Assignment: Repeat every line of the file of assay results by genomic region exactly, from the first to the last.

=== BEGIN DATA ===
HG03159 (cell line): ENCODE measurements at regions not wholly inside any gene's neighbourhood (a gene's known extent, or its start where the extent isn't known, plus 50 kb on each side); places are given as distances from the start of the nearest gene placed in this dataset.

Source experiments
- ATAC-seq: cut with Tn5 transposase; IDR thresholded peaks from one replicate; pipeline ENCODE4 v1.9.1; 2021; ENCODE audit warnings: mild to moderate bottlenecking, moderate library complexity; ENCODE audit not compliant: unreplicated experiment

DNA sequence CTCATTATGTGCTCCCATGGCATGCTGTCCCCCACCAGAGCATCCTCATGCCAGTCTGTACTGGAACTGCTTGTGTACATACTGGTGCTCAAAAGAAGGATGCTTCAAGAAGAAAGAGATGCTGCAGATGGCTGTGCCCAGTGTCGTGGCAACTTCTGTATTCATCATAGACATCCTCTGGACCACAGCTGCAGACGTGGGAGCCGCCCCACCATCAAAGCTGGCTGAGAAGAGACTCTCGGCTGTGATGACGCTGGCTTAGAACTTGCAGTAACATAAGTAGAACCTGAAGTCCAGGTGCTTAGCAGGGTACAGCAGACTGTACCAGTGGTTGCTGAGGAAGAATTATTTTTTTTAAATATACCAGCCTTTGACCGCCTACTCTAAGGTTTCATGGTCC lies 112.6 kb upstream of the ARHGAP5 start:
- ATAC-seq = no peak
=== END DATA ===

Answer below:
HG03159 (cell line): ENCODE measurements at regions not wholly inside any gene's neighbourhood (a gene's known extent, or its start where the extent isn't known, plus 50 kb on each side); places are given as distances from the start of the nearest gene placed in this dataset.

Source experiments
- ATAC-seq: cut with Tn5 transposase; IDR thresholded peaks from one replicate; pipeline ENCODE4 v1.9.1; 2021; ENCODE audit warnings: mild to moderate bottlenecking, moderate library complexity; ENCODE audit not compliant: unreplicated experiment

DNA sequence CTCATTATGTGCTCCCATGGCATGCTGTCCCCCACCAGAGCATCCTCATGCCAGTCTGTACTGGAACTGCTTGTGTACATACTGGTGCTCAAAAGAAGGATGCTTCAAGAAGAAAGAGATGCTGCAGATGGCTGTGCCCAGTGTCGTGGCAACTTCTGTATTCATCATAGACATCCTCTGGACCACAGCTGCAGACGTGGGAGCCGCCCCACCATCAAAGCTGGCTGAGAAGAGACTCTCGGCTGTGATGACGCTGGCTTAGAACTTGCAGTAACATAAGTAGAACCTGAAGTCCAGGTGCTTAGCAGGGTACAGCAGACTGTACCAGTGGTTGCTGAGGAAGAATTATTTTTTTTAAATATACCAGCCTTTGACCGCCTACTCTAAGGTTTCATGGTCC lies 112.6 kb upstream of the ARHGAP5 start:
- ATAC-seq = no peak